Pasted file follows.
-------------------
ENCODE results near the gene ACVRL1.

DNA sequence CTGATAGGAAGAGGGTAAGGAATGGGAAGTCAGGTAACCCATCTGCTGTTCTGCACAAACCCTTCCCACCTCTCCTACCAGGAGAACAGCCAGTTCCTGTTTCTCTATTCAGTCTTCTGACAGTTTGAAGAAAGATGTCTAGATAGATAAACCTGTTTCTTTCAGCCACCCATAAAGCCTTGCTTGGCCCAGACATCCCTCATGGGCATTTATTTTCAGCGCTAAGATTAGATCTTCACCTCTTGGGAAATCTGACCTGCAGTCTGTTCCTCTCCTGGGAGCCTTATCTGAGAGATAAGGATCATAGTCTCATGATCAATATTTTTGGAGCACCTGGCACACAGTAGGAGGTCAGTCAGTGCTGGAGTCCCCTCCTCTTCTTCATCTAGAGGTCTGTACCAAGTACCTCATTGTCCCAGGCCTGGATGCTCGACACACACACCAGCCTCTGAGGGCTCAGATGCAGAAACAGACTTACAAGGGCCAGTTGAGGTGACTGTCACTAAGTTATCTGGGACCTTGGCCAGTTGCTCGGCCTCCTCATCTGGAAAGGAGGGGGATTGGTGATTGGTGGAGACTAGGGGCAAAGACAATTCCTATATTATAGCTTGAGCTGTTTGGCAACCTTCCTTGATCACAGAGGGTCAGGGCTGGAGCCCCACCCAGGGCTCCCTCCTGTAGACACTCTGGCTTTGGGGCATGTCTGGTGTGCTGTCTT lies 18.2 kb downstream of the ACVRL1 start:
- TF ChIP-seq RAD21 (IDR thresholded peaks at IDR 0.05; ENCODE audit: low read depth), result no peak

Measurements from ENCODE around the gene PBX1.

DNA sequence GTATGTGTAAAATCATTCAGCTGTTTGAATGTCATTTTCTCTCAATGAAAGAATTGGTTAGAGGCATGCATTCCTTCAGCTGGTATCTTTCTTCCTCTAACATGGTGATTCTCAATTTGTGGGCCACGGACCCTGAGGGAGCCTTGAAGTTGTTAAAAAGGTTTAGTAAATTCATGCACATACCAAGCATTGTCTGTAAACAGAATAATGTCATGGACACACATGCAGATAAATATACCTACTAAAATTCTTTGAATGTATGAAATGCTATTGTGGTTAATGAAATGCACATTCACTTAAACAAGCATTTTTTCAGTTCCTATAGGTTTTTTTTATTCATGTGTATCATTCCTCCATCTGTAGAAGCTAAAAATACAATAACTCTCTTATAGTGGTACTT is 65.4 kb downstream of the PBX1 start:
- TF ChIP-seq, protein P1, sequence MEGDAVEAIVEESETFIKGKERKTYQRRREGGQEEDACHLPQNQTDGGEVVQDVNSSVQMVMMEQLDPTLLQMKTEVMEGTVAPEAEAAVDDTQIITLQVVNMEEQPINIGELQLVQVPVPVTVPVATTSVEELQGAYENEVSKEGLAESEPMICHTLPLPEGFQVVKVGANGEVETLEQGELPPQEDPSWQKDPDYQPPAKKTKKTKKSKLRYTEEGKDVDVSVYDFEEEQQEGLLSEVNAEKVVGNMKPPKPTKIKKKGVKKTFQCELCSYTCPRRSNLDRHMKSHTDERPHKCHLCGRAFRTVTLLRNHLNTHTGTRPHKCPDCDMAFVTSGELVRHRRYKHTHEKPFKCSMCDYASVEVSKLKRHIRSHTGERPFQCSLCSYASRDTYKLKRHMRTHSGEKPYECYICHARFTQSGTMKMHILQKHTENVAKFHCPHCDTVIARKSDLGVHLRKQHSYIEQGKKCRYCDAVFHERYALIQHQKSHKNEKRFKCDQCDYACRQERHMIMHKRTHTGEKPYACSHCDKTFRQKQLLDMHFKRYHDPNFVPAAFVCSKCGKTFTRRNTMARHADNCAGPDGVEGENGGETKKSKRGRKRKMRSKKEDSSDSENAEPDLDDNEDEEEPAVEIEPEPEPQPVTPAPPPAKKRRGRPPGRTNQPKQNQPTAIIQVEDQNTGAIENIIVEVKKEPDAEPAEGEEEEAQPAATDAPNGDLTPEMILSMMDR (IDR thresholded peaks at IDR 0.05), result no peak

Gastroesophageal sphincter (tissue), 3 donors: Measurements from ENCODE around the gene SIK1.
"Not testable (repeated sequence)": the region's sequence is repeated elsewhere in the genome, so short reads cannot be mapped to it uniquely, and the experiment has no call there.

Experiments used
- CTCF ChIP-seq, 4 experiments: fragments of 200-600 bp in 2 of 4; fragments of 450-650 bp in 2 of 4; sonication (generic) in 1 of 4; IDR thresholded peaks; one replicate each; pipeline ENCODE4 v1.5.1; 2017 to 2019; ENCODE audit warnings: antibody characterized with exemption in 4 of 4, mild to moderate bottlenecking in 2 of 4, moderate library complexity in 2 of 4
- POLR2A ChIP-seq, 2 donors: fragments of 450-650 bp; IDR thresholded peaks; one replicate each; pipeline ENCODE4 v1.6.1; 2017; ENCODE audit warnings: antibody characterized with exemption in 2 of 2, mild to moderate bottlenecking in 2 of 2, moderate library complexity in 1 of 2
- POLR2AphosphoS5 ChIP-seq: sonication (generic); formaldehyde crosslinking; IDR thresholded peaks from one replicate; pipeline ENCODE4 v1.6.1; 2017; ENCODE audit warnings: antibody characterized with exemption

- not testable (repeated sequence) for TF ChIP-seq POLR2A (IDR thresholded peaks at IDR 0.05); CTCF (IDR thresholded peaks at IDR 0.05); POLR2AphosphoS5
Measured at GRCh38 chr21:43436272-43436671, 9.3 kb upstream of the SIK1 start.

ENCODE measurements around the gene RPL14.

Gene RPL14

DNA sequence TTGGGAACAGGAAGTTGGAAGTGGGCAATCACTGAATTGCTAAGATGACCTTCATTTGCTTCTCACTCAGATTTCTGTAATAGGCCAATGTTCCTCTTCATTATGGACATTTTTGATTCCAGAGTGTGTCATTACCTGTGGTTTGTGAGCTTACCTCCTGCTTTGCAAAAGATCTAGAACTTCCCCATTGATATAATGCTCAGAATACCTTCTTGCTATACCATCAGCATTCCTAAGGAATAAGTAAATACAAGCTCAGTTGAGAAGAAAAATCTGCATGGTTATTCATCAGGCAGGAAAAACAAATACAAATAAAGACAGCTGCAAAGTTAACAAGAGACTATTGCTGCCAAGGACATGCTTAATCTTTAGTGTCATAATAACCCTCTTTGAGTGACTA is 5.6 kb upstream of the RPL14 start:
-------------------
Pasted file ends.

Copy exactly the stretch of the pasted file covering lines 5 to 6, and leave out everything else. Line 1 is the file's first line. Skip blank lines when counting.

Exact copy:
DNA sequence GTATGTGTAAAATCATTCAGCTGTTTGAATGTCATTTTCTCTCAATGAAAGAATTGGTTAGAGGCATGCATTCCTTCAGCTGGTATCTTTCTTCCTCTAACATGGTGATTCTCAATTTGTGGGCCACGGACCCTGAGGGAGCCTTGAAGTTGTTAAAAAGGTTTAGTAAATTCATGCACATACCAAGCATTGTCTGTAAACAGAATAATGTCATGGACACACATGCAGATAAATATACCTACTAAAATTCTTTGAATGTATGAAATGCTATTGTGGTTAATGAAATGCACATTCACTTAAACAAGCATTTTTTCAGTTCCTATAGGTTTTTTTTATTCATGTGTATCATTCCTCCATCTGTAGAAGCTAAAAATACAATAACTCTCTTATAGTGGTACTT is 65.4 kb downstream of the PBX1 start:
- TF ChIP-seq, protein P1, sequence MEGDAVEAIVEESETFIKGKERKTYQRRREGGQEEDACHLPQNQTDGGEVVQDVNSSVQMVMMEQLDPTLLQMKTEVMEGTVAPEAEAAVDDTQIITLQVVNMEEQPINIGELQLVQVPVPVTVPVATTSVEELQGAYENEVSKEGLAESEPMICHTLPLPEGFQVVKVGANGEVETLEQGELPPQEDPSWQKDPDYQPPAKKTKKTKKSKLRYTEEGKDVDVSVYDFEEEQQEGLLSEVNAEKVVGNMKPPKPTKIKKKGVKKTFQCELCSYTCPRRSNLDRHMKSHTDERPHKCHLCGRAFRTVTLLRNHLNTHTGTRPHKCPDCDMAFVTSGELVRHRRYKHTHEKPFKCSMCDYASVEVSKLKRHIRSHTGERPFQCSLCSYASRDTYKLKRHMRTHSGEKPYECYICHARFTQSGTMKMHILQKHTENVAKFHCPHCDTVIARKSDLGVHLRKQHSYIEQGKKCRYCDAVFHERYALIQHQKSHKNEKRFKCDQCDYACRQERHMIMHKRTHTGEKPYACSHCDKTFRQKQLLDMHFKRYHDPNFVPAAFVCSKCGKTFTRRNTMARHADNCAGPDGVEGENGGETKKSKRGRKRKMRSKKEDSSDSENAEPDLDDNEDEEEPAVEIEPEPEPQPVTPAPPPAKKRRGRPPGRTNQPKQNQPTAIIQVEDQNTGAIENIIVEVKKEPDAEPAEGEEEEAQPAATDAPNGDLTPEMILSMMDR (IDR thresholded peaks at IDR 0.05), result no peak